I-502 was designed to protect against such raids by addressing what the federal government has expressed as its biggest concerns, such as out-of state diversion and youth access. The ACLU’s Holcomb credits the tightness of these regulations with the initiative’s success. Indeed, two previous legalization initiatives by the group Sensible Washington failed to make the ballot in 2010 and 2011, despite their safety- and community-oriented rhetoric. In 2012, New Approach Washington, the group behind I-502, launched a campaign with similar language, but calling for more regulatory oversight.
“502 was pitched as being the most conservative marijuana legalization you can imagine, but it is still marijuana legalization,” Holcomb says, pointing out some of its most important—and controversial—aspects. The law banned public consumption and set a low bar for police to charge people with driving under the influence of drugs. The medical marijuana industry and some activists opposed such measures as heavy-handed, but they were in the minority.
Others opposed the way I-502 aimed to limit profits to keep marijuana businesses from morphing into something resembling the alcohol or tobacco industry. Under the law, distributors cannot own more than three 502 stores, and monopolies are discouraged by setting strict licensing requirements. Growers and processors may not be licensed in retail, for example, and licensed growers can utilize no more than 30,000 square feet. A cap on statewide production—80 metric tons per year—worried some activists, who expressed concern that it would perpetuate the black market. But most seem to agree that without such strict regulations, recreational marijuana legalization may end up looking like the medical model now under siege.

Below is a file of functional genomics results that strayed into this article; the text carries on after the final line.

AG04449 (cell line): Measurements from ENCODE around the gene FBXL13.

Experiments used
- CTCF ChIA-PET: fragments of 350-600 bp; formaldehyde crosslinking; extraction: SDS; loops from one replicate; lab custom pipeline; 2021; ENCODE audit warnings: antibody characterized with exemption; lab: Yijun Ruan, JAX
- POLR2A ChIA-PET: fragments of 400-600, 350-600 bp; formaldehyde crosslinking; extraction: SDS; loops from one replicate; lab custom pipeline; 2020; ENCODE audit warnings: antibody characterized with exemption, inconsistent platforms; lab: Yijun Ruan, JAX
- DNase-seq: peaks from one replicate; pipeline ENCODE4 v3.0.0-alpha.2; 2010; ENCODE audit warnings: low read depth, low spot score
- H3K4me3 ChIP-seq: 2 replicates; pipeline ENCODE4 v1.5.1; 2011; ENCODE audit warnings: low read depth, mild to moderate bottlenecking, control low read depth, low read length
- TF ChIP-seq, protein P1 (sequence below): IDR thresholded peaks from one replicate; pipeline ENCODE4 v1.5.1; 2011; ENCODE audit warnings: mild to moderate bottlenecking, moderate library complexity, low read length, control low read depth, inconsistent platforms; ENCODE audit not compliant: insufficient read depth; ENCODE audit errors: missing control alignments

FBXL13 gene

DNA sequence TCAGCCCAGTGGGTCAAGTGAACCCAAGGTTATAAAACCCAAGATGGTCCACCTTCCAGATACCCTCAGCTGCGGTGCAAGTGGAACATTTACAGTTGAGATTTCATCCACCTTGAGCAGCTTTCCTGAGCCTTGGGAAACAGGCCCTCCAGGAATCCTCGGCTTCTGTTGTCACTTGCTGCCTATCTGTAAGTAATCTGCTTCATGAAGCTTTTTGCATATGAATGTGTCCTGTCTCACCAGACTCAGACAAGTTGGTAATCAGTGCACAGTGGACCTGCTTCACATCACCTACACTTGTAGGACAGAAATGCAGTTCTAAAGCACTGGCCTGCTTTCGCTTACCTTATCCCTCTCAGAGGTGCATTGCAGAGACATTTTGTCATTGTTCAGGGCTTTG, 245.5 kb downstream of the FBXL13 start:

In January, the state’s working group on marijuana policy will submit formal regulatory recommendations to the next legislature. It will advise state officials to pass legislation mandating that medical marijuana providers abide by the same strict standards imposed by I-502 to guide recreational use. But in the absence of even so much as a licensing process for medical providers, meeting such standards could prove impossible. The group also recommends a legislative ban on growing at home for both individual patients and collective gardens. Should legislators take that advice, a patient’s marijuana supply will be capped at three ounces—a drastic reduction from the current twenty-four.
For Davis, the decision will be a matter of survival: “We are going to have to get something through the legislature that provides some sort of regulation and some sort of licensing system.”